Building a Culture of Trust to Minimize Risk in an Organization
Bringing together leaders, lawmakers and lawbreakers. Host Luke Fox explores how innovations in business and technology are redefining our trust in security measures.
Trust is not something anyone gives freely, no matter the terms of the relationship. It’s even harder to earn in professional settings. However, it’s a foundation for leadership and one that today’s guest Jef Graham wholly believes in. Graham has spent his career in leadership positions with large companies, currently serving on the board of NETGEAR, while also being a professional CEO for several startups in Silicon Valley.
What exactly, is a professional CEO? Graham explained, “Such a role is about scaling the company. In the first 30 days, it’s a time of discovery and understanding. I want to know what’s working and what’s not. On the people side, it’s about getting to know them—the employees, customers, partners, investors, and board. I’m trying to build trust.”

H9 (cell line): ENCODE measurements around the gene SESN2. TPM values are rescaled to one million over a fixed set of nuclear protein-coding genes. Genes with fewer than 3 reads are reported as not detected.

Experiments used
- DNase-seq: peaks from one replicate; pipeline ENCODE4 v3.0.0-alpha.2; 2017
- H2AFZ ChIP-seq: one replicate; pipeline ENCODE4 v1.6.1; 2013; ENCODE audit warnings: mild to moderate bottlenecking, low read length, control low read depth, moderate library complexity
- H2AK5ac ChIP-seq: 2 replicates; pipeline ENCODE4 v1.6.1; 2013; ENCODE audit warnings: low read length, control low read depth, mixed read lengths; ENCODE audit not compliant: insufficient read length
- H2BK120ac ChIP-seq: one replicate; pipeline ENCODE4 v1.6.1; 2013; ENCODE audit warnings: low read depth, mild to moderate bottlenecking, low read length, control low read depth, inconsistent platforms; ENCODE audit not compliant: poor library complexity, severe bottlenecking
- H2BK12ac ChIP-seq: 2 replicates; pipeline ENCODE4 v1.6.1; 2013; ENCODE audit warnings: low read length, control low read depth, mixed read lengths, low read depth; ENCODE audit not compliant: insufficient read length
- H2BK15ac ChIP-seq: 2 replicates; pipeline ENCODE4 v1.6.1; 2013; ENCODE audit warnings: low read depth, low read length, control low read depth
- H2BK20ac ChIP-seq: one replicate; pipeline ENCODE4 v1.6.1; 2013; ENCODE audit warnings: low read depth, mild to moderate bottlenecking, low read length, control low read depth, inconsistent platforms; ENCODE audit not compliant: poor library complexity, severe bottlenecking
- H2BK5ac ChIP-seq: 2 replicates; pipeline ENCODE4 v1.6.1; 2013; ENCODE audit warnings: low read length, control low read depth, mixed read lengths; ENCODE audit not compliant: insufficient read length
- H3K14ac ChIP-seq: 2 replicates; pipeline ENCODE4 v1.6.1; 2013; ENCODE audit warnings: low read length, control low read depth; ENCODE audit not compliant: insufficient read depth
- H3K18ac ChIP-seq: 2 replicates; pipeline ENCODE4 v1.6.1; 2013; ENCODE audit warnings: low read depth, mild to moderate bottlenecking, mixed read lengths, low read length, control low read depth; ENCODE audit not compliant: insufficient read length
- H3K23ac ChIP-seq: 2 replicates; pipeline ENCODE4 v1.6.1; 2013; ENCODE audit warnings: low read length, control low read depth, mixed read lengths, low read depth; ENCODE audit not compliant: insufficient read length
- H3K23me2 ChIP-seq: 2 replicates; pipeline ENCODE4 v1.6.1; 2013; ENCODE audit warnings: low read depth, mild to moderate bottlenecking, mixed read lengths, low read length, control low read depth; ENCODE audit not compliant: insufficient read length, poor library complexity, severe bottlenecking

Graham believes trust is a process and the result of behavior. “My role is to become a leader that’s trusted. Behavior builds trust. I’m transparent and personal, even with something as simple as learning people’s names,” he said.
Being ultra-transparent as a leader isn’t mainstream, and Graham gets that. “If you’re open, people believe in you. When you’re not, they don’t. As my father said, ‘Always tell the truth then you’ll remember what you said,’” he commented.
He also has the perspective that the goal of trust is to minimize risk. “Startups have failures, but it’s an opportunity to show customers how good we can be in difficult times. It bonds relationships,” Graham shared.
Graham and Fox also talked about Theory X and Theory Y. Theory X is authoritarian, while Theory Y is participative and evident of leaders trusting people to take ownership. Graham’s a huge proponent of Theory Y. He said, “You get more out of employees, faster decision-making, and produce more results. People are happier and work harder.”